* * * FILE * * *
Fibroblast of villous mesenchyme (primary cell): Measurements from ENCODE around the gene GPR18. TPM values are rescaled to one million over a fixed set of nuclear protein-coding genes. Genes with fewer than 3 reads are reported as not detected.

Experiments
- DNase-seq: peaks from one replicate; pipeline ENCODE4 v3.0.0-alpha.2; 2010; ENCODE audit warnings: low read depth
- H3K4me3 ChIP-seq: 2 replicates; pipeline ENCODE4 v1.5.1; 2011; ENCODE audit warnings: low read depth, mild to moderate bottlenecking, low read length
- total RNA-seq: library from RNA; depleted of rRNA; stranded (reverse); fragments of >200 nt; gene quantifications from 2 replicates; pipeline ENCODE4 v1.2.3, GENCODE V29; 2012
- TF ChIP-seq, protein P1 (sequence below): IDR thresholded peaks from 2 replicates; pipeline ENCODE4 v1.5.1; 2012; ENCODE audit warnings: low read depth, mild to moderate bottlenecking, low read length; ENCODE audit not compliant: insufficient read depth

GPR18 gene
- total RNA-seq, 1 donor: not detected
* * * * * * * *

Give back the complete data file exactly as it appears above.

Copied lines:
Fibroblast of villous mesenchyme (primary cell): Measurements from ENCODE around the gene GPR18. TPM values are rescaled to one million over a fixed set of nuclear protein-coding genes. Genes with fewer than 3 reads are reported as not detected.

Experiments
- DNase-seq: peaks from one replicate; pipeline ENCODE4 v3.0.0-alpha.2; 2010; ENCODE audit warnings: low read depth
- H3K4me3 ChIP-seq: 2 replicates; pipeline ENCODE4 v1.5.1; 2011; ENCODE audit warnings: low read depth, mild to moderate bottlenecking, low read length
- total RNA-seq: library from RNA; depleted of rRNA; stranded (reverse); fragments of >200 nt; gene quantifications from 2 replicates; pipeline ENCODE4 v1.2.3, GENCODE V29; 2012
- TF ChIP-seq, protein P1 (sequence below): IDR thresholded peaks from 2 replicates; pipeline ENCODE4 v1.5.1; 2012; ENCODE audit warnings: low read depth, mild to moderate bottlenecking, low read length; ENCODE audit not compliant: insufficient read depth

GPR18 gene
- total RNA-seq, 1 donor: not detected